+--------------------------+

This is a pure FlowMap view (in 2d space,
o represents decision, + represents a join):

+--------------------------+
|                          |
|      | - -o---- \        |
|      |    |      \+--    |
|    \ |            |      |
|           |-------       |
|                          |
+--------------------------+

The combined view (in 2d space)

+--------------------------+
|                          |
|      |X-X-o----X\        |
|   X  |    |      \+--X   |
|    \ |    X       |      |
|     X     |-------X      |
|                          |
+--------------------------+

Using this graphical view of the problem spaces,
you can see how this works in the big picture.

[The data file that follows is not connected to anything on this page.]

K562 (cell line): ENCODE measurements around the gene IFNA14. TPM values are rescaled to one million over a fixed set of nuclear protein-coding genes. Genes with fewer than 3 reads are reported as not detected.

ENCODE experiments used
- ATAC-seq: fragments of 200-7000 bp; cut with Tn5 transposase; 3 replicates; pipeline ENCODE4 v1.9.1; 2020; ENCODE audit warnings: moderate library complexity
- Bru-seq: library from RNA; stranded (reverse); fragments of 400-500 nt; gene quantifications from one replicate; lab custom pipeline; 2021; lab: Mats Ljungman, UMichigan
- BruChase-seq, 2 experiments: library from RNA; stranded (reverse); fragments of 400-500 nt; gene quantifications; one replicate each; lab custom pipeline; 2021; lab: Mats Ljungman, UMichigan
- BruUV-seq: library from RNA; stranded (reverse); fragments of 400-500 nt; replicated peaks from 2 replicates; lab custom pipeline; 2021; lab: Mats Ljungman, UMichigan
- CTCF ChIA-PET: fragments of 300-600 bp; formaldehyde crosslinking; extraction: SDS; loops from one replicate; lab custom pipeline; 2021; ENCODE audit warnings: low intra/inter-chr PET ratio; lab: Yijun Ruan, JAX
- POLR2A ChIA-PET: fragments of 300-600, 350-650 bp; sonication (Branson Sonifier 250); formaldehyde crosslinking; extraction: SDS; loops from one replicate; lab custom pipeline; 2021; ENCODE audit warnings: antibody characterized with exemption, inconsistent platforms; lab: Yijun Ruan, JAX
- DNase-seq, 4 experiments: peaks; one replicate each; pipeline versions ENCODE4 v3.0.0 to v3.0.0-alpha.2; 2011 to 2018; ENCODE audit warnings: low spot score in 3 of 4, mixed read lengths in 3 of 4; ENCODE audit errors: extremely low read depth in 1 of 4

FlowMap is the connection of resource to resource,
and Sitemap is description of the resource.

> > We as a
> > company are going to use 3rd Party Workflow Engines to manage record movement
> > between roles, however that does not affect the flow of the form to the user.
> >
> > The concerns that have to be managed are:
> >
> > * URI Space
> > * Authentication/Authorization for certain URIs
> > * Action definition and use.
> > * Automatic backtracking based on errors.
> > * Back button and Stop button detection (some apps require that a transaction
> >   can only be executed once).
> >
> > > 4) where would actions be described?
> >
> > It should be able to be described in both places.  The FlowMap will need a
> > different set of Actions.
> 
> Ok, do you have more vision of this? just curious, I'm trying to collect
> info on others.

A stage will have a form page(s) and its handler(s).  Each handler does what is
necessary for the form page.  They cannot be separated--or you have just broken
the webapp.  Stages have no reason for existing in the Sitemap--they are a different
concern.  Conversly, if a web designer wants to personallize a site based on user